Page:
The Dark Horse of The Beatles
Five Reasons Why George Harrison Really Was the Best Beatle
It's 21:13 on February 25, 2018, the day that marks 75 years since the birth of one of the most influential people to ever grace the music industry. I find myself back home for the first time in a little while, sat in my dad's music room listening to "My Sweet Lord" as my mum berates Dad until he finally turns it up, as it simply "has to be played this loud." She's not wrong. One of the greatest things that I owe to both of my parents is my utter adoration for music in its entirety, from the way it is crafted to the way in which it is performed.
Growing up it was practically impossible for me not to fall in love with The Beatles, with my initial years spent being engulfed by the Lennon-McCartney phenomenon. There's no denying their talent but as I aged and life put me through somewhat challenging situations, it was Harrison that captured my soul. I challenge anybody to listen to All Things Must Pass and not be in total awe of Harrison.
When you think of The Beatles you are immediately drawn to the lyrical creations of the Lennon-McCartney duo. What most people fail to remember is the mere lyrical genius of Harrison. Sometimes the simplicity of lyrics is truly the most powerful and for a person to make a song with a title as mundane as "Something" and create one of the most beautiful love songs in history exhibits Harrison's sheer genius in its purest sense. After studying English at University for three and a half years, it is no surprise that I invest so much time, passion, and energy in to the formation of words and its simple beauty, but it appears that only a fool would be able to overlook Harrison's seamless combination of words to create the most beautiful art.
Lennon and McCartney formed the basis for my love for The Beatles and musical creation. Harrison cemented it as a fundamental part of my existence. In my teenage years, I spent so much of my time using music as a way to deal with internal emotions, Harrison's crafting of songs was the foundation of this. If one turns to "Beware of Darkness," the true beauty of George's work radiates.
"Watch out now, take care
Beware of the thoughts that linger
Winding up inside your head
The hopelessness around you
In the dead of night"
After suffering with mental health issues for numerous years, being able to resonate so deeply with just some words scattered in a song proves of vital importance to my 16-year-old self and years later—that significance still lingers.
Lennon was always considered as the most outright humorous Beatle, but I feel like such a sentiment completely discredits George's witty personality. When George Martin asked the band members if there were any faults in the studio, Harrison's response was simply "For starters, I don't like your tie." Harrison has eternally been considered as the quiet Beatle, but it is one liners such as this that emphasise that sometimes it is quality—not quantity.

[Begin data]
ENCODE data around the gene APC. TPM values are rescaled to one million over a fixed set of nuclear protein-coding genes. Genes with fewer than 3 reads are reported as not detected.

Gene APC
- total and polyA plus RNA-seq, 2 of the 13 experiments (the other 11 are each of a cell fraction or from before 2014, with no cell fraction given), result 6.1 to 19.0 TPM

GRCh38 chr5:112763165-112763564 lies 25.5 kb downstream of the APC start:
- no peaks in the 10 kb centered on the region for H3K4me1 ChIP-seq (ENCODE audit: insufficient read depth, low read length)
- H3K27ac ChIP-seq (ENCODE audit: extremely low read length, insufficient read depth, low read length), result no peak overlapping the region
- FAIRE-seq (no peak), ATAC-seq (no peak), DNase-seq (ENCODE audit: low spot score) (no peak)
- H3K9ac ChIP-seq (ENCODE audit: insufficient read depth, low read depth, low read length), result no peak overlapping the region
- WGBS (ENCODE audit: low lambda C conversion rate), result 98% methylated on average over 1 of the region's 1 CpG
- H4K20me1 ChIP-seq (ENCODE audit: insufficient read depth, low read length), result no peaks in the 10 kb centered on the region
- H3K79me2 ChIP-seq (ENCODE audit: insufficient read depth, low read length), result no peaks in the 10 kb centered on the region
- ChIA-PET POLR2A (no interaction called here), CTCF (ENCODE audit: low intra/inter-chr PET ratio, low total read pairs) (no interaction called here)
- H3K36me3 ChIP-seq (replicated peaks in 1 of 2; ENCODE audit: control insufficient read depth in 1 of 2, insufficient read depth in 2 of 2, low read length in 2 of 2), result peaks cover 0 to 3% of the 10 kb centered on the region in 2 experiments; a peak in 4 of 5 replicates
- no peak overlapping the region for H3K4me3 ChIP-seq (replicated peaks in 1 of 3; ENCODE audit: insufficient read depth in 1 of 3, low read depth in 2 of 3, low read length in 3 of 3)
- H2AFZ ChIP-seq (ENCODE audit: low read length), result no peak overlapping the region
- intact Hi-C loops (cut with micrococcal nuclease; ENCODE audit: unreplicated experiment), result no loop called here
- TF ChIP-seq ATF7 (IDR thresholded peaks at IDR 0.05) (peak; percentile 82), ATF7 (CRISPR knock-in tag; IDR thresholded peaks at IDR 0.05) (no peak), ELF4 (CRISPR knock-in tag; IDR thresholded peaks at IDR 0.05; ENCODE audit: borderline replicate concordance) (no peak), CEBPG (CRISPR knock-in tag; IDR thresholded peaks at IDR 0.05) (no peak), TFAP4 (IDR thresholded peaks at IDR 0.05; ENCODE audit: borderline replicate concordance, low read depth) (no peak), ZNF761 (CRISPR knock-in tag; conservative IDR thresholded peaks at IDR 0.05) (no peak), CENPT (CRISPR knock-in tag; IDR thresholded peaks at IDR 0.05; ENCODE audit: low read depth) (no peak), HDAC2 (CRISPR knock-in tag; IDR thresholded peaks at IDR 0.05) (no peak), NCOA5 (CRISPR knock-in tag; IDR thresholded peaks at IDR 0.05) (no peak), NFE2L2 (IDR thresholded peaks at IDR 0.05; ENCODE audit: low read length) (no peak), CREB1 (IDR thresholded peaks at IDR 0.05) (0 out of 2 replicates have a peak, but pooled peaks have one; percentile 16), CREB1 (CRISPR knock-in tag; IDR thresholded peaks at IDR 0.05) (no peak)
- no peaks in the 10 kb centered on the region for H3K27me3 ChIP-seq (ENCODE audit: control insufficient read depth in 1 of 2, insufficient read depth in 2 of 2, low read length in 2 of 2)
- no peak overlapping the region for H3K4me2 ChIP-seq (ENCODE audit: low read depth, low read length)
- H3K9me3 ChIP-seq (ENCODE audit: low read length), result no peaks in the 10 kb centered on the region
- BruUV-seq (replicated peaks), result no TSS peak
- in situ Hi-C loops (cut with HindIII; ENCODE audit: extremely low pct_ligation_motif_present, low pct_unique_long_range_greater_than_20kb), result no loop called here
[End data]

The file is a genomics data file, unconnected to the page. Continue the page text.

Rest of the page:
George totally revolutionised The Beatles sound. It is hard to listen to the majority of "A Hard Day's Night" without noticing the phenomenal sound of George's 1963 Rickenbacker 360/12. The 12 string guitar brought a new dimension to their sound. It's a near impossible task to place one Beatles album above all the others—but I always find myself gravitating back to both Rubber Soul and Revolver, and it is of no coincidence that these albums were both shaped drastically by George's integration of Indian instruments aligning with the fundamental influence of Ravi Shankar.
The Travelling Wilbury's
George Harrison took the definition of a "supergroup" to a whole new level. Harrison combined the talents of Bob Dylan, Jeff Lynne, Roy Orbison, Tom Petty, and himself to create the ultimate musical spectacle. The late Tom Petty highlights Harrison's fundamental importance in the groups formation:
"It was George's band—it was always George's band and it was a dream he had for a long time."
The Wilbury's first track "Handle With Care" was created merely as a B Side for a European single release—but thankfully, Warner Bros. noticed the exceptional brilliance of such a creation, insisting on the formation of a full album from the supergroup.
While All Things Must Pass is undeniably considered Harrison's greatest solo work, it is Concert for Bangladesh that constantly finds itself moving at 45 revolutions per minute on my record player. George's relentless compassion and desire to make a positive impact on this world is one of the greatest remainders of his legacy, as is represented by the Concert for George that marked the first anniversary of George's death. Organised by his wife Olivia and son Dhani, and directed by Eric Clapton and Jeff Lynne, it seemed only fair that this spectacle of music at the Royal Albert Hall raised money for Harrison's own foundation—Material World Charitable Foundation.
So I guess all I'm really trying to say through all of this is thank you George, for being a light in times of darkness, and proving to me that life is not always going to be this grey.